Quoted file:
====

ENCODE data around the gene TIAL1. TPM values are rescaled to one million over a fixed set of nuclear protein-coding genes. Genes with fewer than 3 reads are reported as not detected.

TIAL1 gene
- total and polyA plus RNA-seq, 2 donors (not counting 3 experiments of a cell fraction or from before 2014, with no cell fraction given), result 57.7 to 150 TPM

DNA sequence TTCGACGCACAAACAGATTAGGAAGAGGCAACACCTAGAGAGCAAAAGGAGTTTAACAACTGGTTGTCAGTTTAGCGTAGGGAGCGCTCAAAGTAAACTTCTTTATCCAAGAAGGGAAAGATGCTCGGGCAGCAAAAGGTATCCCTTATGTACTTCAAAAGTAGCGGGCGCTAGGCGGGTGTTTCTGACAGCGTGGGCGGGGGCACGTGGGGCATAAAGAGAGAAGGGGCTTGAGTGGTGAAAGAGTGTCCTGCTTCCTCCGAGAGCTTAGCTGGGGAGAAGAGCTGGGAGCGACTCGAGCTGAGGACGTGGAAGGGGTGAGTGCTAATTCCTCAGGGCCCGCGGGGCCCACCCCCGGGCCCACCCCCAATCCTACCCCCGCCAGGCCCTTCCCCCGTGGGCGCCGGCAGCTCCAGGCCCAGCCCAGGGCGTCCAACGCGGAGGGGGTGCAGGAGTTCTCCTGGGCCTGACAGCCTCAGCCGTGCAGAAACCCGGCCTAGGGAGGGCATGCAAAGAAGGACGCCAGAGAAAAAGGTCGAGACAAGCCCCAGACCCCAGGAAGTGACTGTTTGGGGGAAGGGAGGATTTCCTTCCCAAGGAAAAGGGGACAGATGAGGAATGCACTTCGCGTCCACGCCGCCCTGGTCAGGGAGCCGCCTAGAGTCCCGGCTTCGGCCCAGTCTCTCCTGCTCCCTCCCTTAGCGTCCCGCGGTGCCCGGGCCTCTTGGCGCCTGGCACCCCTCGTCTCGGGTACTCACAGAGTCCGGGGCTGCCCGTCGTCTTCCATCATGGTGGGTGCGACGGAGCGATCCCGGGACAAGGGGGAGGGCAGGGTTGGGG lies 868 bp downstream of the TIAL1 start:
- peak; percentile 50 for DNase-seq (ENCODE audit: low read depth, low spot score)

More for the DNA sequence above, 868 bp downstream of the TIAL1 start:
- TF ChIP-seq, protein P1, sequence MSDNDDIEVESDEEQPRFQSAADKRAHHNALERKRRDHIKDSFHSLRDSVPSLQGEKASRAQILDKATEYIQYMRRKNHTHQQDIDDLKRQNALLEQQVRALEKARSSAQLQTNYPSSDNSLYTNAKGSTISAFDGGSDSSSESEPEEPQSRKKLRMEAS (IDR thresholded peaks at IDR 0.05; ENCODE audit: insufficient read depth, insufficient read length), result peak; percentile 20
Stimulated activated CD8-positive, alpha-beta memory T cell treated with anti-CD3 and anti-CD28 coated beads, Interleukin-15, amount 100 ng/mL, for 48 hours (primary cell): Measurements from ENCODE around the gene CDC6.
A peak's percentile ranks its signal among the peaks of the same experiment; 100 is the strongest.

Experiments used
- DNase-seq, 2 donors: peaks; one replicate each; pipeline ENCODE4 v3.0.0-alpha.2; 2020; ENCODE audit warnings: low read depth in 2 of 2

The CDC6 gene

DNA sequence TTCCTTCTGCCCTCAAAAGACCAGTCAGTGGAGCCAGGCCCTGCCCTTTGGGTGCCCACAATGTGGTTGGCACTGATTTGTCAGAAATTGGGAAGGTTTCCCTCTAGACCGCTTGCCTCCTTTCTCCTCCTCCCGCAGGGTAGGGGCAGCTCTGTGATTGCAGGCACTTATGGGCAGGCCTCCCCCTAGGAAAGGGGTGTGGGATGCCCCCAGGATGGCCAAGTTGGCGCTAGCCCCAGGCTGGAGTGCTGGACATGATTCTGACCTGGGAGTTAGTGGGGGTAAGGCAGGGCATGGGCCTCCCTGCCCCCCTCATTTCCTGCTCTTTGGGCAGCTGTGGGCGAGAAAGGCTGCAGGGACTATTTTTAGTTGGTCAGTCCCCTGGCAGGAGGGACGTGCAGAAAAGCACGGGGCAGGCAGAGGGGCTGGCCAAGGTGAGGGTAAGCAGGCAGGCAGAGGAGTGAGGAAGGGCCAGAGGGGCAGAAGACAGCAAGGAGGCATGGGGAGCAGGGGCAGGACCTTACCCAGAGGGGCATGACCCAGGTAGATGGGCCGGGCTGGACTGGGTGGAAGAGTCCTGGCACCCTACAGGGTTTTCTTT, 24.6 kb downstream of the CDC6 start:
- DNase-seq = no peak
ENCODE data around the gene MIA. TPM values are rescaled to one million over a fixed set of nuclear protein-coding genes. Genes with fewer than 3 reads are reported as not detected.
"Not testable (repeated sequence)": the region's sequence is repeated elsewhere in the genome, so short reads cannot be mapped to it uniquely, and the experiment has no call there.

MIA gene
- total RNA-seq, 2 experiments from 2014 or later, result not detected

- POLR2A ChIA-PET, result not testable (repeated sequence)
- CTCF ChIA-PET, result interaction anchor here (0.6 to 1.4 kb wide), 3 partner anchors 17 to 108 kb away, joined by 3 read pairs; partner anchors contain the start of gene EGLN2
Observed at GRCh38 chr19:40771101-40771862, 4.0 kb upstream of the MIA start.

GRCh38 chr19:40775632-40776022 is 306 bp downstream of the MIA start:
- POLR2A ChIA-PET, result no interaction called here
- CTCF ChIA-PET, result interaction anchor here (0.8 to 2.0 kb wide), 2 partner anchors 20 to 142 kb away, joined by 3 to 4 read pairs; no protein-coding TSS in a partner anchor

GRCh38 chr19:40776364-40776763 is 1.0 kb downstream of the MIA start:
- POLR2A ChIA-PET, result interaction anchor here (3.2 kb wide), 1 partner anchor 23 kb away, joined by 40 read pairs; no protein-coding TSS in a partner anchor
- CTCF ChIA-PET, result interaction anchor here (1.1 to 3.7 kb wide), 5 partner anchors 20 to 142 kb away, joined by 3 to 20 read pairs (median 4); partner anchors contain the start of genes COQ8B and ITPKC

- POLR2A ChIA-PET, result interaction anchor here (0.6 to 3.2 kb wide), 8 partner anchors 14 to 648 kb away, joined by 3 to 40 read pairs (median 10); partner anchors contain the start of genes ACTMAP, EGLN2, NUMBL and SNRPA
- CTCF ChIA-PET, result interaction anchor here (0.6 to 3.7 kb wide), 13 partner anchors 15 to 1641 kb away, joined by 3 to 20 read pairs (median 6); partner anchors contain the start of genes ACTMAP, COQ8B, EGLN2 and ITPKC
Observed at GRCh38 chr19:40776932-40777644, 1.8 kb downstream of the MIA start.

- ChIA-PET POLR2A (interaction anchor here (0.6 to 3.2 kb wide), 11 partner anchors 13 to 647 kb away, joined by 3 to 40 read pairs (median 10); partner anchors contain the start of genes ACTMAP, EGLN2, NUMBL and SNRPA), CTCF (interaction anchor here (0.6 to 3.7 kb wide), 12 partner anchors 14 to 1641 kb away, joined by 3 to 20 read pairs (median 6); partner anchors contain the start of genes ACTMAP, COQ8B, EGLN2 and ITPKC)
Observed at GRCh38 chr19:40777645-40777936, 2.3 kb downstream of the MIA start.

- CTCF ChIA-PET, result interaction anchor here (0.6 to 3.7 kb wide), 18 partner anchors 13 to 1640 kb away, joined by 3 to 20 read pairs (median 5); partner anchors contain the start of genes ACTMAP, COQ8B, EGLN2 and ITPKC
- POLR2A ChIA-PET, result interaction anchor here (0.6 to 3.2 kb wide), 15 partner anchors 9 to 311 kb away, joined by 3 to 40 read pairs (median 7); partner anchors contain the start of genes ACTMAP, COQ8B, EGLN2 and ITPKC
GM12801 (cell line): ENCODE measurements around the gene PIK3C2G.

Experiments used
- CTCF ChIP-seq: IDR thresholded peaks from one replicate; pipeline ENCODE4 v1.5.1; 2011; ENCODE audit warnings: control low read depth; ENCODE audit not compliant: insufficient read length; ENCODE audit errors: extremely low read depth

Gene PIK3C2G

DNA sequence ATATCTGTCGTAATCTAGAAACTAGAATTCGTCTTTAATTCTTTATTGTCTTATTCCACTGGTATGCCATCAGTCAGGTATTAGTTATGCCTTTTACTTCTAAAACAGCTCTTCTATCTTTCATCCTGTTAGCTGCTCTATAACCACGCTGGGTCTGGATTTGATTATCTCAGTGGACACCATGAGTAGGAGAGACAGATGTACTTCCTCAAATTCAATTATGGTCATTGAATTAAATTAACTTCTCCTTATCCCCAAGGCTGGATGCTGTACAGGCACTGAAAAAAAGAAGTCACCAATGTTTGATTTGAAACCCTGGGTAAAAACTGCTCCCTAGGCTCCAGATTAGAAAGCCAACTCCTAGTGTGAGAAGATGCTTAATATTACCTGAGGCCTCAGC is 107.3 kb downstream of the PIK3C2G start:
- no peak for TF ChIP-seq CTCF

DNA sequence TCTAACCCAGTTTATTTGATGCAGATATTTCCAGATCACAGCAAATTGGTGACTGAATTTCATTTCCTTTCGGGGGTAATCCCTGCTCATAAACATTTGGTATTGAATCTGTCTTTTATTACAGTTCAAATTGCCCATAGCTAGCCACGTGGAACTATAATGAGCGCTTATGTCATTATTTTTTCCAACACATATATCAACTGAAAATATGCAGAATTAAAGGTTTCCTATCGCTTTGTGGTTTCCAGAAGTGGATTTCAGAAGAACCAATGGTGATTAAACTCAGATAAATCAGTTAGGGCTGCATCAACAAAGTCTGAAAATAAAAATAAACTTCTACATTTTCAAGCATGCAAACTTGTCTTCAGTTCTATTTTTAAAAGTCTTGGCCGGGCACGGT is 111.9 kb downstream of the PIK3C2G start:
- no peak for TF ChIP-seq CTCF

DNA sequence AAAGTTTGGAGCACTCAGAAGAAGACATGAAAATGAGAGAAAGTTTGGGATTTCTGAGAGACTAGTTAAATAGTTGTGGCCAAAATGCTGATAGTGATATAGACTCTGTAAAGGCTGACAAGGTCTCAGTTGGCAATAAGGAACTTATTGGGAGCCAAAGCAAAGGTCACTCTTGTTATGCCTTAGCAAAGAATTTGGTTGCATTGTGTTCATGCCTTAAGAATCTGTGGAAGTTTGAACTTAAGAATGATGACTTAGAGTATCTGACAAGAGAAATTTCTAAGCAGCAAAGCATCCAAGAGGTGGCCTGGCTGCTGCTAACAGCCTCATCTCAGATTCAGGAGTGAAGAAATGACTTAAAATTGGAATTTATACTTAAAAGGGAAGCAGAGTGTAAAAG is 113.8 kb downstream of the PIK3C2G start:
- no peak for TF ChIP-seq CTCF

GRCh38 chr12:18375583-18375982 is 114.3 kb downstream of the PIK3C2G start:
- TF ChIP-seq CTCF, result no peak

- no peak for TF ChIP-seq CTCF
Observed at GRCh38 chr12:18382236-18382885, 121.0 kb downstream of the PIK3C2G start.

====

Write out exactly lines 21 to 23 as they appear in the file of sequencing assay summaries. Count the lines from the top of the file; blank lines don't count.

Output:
Observed at GRCh38 chr19:40771101-40771862, 4.0 kb upstream of the MIA start.

GRCh38 chr19:40775632-40776022 is 306 bp downstream of the MIA start:
- POLR2A ChIA-PET, result no interaction called here